I fail to see how modern movies can get such a bad rap for implausible premises or intelligence-insulting plot points, when stuff like this is considered a masterpiece.
And if I may continue just a little further to harp on clichés, I can't help but look at the whole movie as one giant one—a protracted love letter to a particular camera trick:
The third time you see this same shot. It's scarier if you aim it into a toilet bowl.
One that's become so famous as to be referred to these days as "the Vertigo effect". Sure, it's eerie. Sure, it's a decent way of conveying a feeling of vertigo or other unease in movies. But that doesn't mean it doesn't get tiresome to have a whole gosh-darn movie centered around it, by golly. Before I saw Vertigo, I hadn't realized what in particular Brendon Small was alluding to in the Home Movies episode where his character was obsessed with shooting everything through a fisheye lens. But now I know; and I empathize with Jason, who told him quite reasonably that directors who use such tricks are "hacks who are looking for a hook".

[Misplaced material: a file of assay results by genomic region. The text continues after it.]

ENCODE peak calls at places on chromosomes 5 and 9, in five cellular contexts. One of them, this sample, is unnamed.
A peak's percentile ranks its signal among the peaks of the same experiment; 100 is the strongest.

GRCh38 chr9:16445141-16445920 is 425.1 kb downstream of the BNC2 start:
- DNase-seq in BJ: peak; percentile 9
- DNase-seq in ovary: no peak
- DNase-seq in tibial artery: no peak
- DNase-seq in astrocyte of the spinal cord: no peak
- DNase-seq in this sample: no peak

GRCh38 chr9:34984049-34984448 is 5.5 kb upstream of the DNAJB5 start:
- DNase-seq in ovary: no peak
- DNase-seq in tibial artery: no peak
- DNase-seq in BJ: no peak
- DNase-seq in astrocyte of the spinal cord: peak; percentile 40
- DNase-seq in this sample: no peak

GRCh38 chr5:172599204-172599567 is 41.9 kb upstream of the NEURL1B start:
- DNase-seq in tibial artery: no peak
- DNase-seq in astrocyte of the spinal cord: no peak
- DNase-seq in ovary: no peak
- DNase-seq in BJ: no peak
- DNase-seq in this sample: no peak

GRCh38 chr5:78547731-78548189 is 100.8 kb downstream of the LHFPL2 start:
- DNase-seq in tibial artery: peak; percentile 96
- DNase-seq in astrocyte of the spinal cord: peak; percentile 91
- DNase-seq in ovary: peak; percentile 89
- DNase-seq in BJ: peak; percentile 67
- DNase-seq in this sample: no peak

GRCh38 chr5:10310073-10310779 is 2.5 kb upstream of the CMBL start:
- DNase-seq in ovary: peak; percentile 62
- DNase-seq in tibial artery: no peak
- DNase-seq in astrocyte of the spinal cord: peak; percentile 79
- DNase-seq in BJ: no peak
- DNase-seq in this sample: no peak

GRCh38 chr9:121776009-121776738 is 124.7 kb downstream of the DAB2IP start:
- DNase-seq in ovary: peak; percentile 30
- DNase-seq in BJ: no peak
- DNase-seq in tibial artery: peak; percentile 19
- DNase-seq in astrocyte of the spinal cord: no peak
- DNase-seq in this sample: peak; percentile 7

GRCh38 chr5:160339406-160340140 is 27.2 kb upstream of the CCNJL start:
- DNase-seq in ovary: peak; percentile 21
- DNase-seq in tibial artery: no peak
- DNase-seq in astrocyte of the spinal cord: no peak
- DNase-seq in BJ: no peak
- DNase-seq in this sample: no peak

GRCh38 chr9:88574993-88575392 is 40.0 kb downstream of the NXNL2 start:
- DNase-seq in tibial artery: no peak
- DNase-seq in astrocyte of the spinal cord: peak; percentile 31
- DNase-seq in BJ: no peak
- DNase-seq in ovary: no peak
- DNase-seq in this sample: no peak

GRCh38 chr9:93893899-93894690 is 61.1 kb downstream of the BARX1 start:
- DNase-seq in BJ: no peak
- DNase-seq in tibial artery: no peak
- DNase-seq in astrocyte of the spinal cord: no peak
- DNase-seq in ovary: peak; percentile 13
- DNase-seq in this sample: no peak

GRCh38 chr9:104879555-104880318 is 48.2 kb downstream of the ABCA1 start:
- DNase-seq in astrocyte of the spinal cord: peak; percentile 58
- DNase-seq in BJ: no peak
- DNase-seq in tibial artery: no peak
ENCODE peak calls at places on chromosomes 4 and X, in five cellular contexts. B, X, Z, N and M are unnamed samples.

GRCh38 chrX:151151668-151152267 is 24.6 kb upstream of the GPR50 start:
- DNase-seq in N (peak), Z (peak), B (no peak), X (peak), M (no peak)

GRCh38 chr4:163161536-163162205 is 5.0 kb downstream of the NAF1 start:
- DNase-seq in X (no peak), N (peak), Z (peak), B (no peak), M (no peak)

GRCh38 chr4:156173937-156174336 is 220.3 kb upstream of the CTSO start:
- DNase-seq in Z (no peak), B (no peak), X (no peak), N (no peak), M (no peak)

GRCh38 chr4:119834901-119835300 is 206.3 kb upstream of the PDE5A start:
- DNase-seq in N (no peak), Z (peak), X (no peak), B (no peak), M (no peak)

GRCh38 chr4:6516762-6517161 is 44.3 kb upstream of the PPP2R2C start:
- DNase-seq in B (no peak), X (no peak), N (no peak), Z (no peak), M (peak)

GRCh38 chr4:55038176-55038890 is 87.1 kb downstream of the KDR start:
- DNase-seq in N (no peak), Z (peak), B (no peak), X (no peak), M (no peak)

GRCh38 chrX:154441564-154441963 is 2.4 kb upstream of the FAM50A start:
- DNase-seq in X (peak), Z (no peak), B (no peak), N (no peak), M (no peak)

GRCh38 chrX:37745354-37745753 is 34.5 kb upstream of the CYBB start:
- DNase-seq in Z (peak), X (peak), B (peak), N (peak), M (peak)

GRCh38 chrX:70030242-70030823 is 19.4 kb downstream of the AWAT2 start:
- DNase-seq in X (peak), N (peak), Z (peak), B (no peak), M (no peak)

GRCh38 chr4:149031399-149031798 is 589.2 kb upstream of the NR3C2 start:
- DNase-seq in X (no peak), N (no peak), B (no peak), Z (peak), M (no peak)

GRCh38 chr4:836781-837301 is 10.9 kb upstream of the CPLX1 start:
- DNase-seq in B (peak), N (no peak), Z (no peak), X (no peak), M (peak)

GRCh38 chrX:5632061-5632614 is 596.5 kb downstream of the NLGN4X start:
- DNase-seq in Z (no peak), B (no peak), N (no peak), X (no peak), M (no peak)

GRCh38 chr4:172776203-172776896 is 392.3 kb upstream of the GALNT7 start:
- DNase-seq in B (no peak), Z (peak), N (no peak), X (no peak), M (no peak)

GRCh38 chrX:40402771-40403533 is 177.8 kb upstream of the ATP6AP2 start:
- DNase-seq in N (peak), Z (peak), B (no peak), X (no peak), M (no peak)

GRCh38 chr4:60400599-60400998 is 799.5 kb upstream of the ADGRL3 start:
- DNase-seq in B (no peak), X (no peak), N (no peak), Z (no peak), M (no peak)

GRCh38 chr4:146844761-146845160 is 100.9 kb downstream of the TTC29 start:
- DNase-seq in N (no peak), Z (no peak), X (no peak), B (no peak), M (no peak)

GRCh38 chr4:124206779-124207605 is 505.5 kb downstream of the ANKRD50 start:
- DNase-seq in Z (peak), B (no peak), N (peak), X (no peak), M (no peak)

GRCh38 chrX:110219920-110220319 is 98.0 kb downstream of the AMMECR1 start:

So, yeah, I don't know. Maybe I'm being unfair. Maybe films like this shouldn't be judged by the same criteria that I'd use for, say, No Country for Old Men or The Lord of the Rings or Office Space. Maybe there was a different standard by which stories were told in this era, and the things I consider "cliché" today were just par for the course at the time, even avant-garde and engaging. But I sort of expected a movie of this purported stature to hold up a little better than to seemingly require a viewer to be a misogynistic film student in order to properly appreciate it fifty years later.